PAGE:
`capitalist' character values

From: Damien Broderick (d.broderick@english.unimelb.edu.au)
Date: Sat Jul 21 2001 - 01:02:08 MDT

At 11:28 PM 7/20/01 -0700, Lee Corbin wrote:

>Now I am *NOT* disputing that these may be (or may not be) *correct*
>explanations; what I am criticizing is that the old maxims of personal
>responsibility are being abandoned.

Well, I'd have thought it had *some* bearing on whether those maxims have
any relevance in a given situation. Perhaps it doesn't matter *how* a mad
person was brought up; a mad person's criminal impulses or slovenliness
might perhaps be unmodified by learning that A is A and that a penny saved
is a penny earned.

>Every call to feed the homeless,
>to provide a "safety net", to provide medical care free for everyone,
>to guarantee that if you are struck in a roadway you'll be provided
>for whether or not you have made provisions, and so on, all weaken
>the memes that help people in the long run.

The key factor to consider right now is that the `long run' is about to run

Making provision in the old-fashioned way might be as salient to preparing
for the Spike as polishing your brand-new car during the build-up to a
spasm nuclear war.

Of course, it's possible that if the singularity takes a comparatively slow
ramp up to an unforeseeable transcendence, it'd make sense to sock away a
lot of money now in order to buy incremental improvements--life extension
drugs and surgery, like that. But hey, if money's all you need, I'm sure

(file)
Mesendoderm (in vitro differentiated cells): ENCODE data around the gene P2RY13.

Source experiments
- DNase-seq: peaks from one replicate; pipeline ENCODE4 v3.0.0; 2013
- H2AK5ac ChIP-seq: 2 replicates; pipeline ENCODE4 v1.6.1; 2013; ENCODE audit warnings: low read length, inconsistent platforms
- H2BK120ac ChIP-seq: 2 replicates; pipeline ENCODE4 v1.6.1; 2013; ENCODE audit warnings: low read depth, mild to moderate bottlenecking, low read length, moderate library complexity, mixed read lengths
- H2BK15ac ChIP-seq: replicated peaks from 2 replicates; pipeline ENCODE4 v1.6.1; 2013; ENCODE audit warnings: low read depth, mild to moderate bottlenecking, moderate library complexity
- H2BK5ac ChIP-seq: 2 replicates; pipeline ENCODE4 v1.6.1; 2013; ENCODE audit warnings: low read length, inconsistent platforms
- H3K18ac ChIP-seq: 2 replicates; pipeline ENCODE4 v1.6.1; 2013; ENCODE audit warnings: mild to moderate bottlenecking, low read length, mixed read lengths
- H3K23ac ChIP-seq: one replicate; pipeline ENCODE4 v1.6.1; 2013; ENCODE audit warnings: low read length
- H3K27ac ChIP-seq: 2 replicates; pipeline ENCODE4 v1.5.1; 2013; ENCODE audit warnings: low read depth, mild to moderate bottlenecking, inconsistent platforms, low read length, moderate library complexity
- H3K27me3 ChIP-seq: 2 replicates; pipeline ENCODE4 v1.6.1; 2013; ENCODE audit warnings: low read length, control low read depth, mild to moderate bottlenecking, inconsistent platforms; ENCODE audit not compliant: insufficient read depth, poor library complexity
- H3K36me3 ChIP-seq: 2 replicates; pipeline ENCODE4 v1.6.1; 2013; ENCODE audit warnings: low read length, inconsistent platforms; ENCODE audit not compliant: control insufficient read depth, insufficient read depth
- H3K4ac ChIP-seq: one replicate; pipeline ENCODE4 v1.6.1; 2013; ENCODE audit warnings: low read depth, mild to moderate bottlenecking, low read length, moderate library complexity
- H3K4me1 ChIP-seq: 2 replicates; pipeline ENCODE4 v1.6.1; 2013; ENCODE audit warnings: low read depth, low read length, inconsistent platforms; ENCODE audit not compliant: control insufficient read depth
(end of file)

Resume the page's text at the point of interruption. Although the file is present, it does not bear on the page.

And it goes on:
plenty of crack merchants will be there waving their plastic cards. Of
course, they're also industrious and provident, after their fashion (`think
of it as evolution in action').

But the socially redemptive virtues you invoke only deserve to be installed
and maintained if the world keeps kicking over in the same old way. And we
here on this list have agreed, pretty much (haven't we?), that this sure
isn't too likely.

Aside: In THE SPIKE I advocate measures such as guaranteed income, funded
from taxes, as a stop-gap to alleviate the worst effects of patchy poverty
caused, in many cases, by a specific family history of prejudice, neglect
or cultural deracination, and also to help salvage those flung out of work
due to the acceleration of technological innovations. Maybe we'll need such
measures increasingly during the next 20 or 30 or even 50 years (Eliezer,
ever the optimist, thinks we'll have real AI inside 10 years). I don't
think they'll destroy too many incentives in that time, at least not as
many as they might encourage. The idea, after all, isn't to make every poor
person a millionaire, just to make certain that they're modestly housed,
clothed and fed. And if they spend their small pittance on booze and drugs
and big screen TV sets? I dunno, line 'em up against the wall and shoot
'em? (For future readers of the archives: that was just a tasteless joke,
not a policy recommendation.)

That diversion aside, I repeat: Making provision in the old-fashioned way,
and inculcating the personal values appropriate to the frontier or the
1930s or 1950s, looks totally pointless in a world we expect to see
transformed exponentially during the immediate decades ahead.

Damien Broderick

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